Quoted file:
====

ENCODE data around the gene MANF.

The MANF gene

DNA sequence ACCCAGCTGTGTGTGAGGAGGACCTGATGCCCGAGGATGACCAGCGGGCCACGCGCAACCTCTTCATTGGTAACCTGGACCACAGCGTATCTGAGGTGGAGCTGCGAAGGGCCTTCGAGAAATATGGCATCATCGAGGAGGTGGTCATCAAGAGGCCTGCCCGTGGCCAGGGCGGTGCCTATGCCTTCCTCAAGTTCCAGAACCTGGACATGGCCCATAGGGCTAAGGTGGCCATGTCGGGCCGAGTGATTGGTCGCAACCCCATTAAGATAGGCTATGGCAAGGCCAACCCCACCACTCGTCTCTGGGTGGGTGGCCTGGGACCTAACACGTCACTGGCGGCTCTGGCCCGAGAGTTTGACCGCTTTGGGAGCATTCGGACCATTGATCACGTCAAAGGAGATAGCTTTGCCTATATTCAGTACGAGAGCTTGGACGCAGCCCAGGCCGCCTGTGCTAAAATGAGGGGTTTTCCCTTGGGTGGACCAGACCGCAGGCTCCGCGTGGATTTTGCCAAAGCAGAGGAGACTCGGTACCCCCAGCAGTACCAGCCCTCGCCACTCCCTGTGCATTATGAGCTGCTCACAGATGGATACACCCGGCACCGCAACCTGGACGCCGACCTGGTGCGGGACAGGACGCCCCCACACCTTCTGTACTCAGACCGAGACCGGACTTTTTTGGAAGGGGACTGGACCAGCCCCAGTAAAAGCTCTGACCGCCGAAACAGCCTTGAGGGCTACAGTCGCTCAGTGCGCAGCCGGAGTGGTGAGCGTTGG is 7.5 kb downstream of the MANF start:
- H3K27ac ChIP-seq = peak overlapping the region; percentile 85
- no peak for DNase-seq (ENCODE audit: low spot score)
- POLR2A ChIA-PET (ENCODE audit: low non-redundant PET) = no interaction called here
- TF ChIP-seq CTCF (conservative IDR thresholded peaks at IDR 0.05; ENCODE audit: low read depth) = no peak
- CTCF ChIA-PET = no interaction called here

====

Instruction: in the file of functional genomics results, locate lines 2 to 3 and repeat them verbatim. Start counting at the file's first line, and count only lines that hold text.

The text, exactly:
The MANF gene

DNA sequence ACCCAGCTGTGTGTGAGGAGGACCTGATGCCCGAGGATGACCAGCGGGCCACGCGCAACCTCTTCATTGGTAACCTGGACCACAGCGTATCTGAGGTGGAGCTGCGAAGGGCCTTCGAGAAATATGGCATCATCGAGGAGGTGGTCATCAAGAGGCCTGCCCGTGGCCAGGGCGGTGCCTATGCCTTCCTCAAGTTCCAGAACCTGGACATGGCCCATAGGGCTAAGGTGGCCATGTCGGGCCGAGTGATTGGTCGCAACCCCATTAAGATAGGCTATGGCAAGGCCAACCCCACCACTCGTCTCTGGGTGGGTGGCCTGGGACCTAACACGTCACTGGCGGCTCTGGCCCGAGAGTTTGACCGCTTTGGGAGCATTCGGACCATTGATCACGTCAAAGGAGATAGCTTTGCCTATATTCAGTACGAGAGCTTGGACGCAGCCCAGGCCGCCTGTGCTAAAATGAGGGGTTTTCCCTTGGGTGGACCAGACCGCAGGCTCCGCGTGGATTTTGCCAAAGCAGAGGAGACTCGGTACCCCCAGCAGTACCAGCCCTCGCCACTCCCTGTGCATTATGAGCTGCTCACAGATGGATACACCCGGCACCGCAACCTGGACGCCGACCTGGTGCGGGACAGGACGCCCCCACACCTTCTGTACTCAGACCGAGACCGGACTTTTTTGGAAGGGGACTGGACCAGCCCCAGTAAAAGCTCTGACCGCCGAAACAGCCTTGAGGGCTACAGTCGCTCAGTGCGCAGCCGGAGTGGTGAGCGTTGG is 7.5 kb downstream of the MANF start: